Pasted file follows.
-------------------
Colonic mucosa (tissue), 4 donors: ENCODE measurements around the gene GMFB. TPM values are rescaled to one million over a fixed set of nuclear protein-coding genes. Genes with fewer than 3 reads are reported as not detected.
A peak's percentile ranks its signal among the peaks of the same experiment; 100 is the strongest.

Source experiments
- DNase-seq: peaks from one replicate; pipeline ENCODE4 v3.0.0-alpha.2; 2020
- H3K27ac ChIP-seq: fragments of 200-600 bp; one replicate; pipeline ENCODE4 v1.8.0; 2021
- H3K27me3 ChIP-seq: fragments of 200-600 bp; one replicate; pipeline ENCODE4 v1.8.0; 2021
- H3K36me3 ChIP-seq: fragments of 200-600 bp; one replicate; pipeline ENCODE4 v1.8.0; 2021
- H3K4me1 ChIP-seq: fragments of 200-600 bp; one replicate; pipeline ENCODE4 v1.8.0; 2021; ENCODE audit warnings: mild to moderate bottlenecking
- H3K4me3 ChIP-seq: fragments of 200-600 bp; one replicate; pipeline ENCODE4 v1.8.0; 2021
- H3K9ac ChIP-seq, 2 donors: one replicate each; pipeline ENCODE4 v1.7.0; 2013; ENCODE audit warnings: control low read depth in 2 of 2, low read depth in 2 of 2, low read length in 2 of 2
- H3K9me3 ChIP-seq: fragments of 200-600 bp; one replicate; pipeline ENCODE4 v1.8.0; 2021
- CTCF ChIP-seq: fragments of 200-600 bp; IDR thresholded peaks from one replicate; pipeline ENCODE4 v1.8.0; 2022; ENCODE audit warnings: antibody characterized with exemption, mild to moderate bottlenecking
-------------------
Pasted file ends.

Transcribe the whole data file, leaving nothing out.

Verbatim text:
Colonic mucosa (tissue), 4 donors: ENCODE measurements around the gene GMFB. TPM values are rescaled to one million over a fixed set of nuclear protein-coding genes. Genes with fewer than 3 reads are reported as not detected.
A peak's percentile ranks its signal among the peaks of the same experiment; 100 is the strongest.

Source experiments
- DNase-seq: peaks from one replicate; pipeline ENCODE4 v3.0.0-alpha.2; 2020
- H3K27ac ChIP-seq: fragments of 200-600 bp; one replicate; pipeline ENCODE4 v1.8.0; 2021
- H3K27me3 ChIP-seq: fragments of 200-600 bp; one replicate; pipeline ENCODE4 v1.8.0; 2021
- H3K36me3 ChIP-seq: fragments of 200-600 bp; one replicate; pipeline ENCODE4 v1.8.0; 2021
- H3K4me1 ChIP-seq: fragments of 200-600 bp; one replicate; pipeline ENCODE4 v1.8.0; 2021; ENCODE audit warnings: mild to moderate bottlenecking
- H3K4me3 ChIP-seq: fragments of 200-600 bp; one replicate; pipeline ENCODE4 v1.8.0; 2021
- H3K9ac ChIP-seq, 2 donors: one replicate each; pipeline ENCODE4 v1.7.0; 2013; ENCODE audit warnings: control low read depth in 2 of 2, low read depth in 2 of 2, low read length in 2 of 2
- H3K9me3 ChIP-seq: fragments of 200-600 bp; one replicate; pipeline ENCODE4 v1.8.0; 2021
- CTCF ChIP-seq: fragments of 200-600 bp; IDR thresholded peaks from one replicate; pipeline ENCODE4 v1.8.0; 2022; ENCODE audit warnings: antibody characterized with exemption, mild to moderate bottlenecking